Elmo is Preparing My Toddler for His Baby Brother

Elmo is living the life. He arrived as a Christmas gift to my son from my mother-in-law (thumbs up, Jenny!) right before we went to visit my dad for the holidays and besides a few minor complaints regarding the way he’s constantly tickled, I would say he’s doing a great job.

Elmo got a free flight to Florida. He received multiple hugs from my son at all hours of the day for a week or two straight. He also got to wear my son’s Under Armour sneakers for a few minutes before they fell off; they weren’t his size and the red color was a bit much with his skin tone…


Elmo was placed at the dinner table in his own seat, until my son shoved him face down on a plate and told him it was time to sleep.


He also got to wear pajamas at bedtime. We only had onesies that my step siblings had given me for the new baby, but Elmo didn’t seem to mind. My son did, though. He said it didn’t fit Elmo and made me undress him.

Throughout the trip, Elmo was allowed to share my son’s juice cup and pacifier with him. I tried to explain to my son that he couldn’t drink fluids but the concept was lost on him. After awhile he took the juice back for himself anyway.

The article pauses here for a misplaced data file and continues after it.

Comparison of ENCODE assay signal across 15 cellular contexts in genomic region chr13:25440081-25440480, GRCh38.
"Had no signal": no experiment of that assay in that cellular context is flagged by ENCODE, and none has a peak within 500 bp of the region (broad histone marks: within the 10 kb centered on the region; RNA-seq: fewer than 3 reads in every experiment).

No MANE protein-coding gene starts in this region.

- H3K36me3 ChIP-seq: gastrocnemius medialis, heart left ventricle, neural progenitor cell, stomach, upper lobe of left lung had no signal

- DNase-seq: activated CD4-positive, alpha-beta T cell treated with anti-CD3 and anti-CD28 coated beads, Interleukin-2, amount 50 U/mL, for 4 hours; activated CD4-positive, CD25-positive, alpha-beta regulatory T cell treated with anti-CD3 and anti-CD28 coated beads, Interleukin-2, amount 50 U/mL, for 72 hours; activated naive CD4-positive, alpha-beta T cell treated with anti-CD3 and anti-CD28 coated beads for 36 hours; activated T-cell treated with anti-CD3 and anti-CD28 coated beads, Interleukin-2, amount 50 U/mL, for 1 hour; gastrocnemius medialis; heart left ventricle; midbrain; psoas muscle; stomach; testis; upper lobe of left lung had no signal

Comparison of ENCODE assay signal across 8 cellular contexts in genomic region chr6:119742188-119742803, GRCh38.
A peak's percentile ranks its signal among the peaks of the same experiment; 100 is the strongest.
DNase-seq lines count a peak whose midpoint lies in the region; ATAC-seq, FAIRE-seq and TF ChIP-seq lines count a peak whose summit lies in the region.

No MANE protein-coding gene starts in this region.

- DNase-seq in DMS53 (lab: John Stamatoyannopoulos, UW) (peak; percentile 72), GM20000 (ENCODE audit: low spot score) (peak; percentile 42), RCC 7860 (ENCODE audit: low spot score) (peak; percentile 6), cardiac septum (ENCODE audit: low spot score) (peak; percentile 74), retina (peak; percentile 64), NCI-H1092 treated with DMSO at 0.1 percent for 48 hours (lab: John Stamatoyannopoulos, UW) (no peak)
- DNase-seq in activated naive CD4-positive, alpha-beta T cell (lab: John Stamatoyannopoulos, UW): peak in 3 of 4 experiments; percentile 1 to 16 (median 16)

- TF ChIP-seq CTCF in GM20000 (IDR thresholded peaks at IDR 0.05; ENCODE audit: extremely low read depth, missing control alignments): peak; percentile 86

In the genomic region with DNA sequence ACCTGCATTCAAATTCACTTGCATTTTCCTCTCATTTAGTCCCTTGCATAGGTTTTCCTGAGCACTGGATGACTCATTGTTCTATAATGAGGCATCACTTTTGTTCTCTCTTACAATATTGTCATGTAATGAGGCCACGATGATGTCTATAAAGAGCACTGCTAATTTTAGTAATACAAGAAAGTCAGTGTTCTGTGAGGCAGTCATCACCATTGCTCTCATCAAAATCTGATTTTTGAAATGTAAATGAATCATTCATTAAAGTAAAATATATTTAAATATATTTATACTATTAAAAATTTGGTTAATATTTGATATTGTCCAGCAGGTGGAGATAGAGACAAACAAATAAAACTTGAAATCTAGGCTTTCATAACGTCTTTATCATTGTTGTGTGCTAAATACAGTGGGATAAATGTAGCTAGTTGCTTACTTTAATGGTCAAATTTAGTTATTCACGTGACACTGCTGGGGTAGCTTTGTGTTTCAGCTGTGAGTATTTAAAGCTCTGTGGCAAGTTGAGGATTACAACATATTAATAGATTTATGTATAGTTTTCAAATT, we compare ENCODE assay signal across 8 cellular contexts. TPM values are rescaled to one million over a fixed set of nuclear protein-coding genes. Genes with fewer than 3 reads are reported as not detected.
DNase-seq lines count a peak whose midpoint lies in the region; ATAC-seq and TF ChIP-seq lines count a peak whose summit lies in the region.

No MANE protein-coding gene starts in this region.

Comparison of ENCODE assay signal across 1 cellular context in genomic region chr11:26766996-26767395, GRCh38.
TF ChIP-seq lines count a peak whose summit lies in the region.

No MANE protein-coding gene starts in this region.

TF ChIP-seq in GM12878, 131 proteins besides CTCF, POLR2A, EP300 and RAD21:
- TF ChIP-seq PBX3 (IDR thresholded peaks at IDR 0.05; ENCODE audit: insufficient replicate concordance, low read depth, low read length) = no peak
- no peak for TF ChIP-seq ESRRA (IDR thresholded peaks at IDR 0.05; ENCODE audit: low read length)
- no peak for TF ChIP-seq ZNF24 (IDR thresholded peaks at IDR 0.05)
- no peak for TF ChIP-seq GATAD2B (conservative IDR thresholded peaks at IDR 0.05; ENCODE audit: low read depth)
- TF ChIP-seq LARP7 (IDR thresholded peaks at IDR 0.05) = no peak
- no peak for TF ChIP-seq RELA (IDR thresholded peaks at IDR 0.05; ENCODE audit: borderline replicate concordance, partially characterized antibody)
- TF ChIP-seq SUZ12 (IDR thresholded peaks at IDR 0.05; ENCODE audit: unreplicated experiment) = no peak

When we went anywhere in his stroller, my son would ask for Elmo. Even in my dad’s house, he insisted on pushing Elmo in the stroller around the kitchen island. I’m not sure if Elmo enjoyed the leisurely walk, but my son was very intent on ensuring that Elmo had his blanket (despite it being 87° outside).


I laughed many times while I watched my son interact with Elmo but by the time New Year’s came around the corner, I was grateful that my son was able to play with Elmo in such a dynamic way. This giggly stuffed animal helped my son develop the following skills:

  1. Compassion
  2. Sharing
  3. Thoughtfulness
  4. Intelligence
  5. Common Sense
  6. Care

He would ask if Elmo was okay when he fell on the floor- even though it was my son that had thrown him in the first place. He would tuck Elmo into bed and say sweet dreams. He would try to brush his hair. And he would be mindful of his location whenever he wasn’t near Elmo.

Perhaps having his Elmo near him allowed him to practice the things my husband and I do with him like eating, bedtime, bath time and other grooming or daily rituals. It warmed my heart to see him kindly treating Elmo like his own baby and made me realize that my stress over having another son might be unnecessary. Sure, it would be difficult to manage two children in general but I would learn to adjust. And I had my husband and family to help make the transition. But seeing that my son already had all the ‘big brother genes’ in him, just waiting for an opportunity to explore them was wonderful.

I’m not sure how much Elmo cost but the lessons and experiences he’s helping my son practice are priceless.





Posted by

screamingandsinging@gmail.com Dream big; you can do anything. Contact me about sponsored posts, writing/editing requests or collaborations with your brand.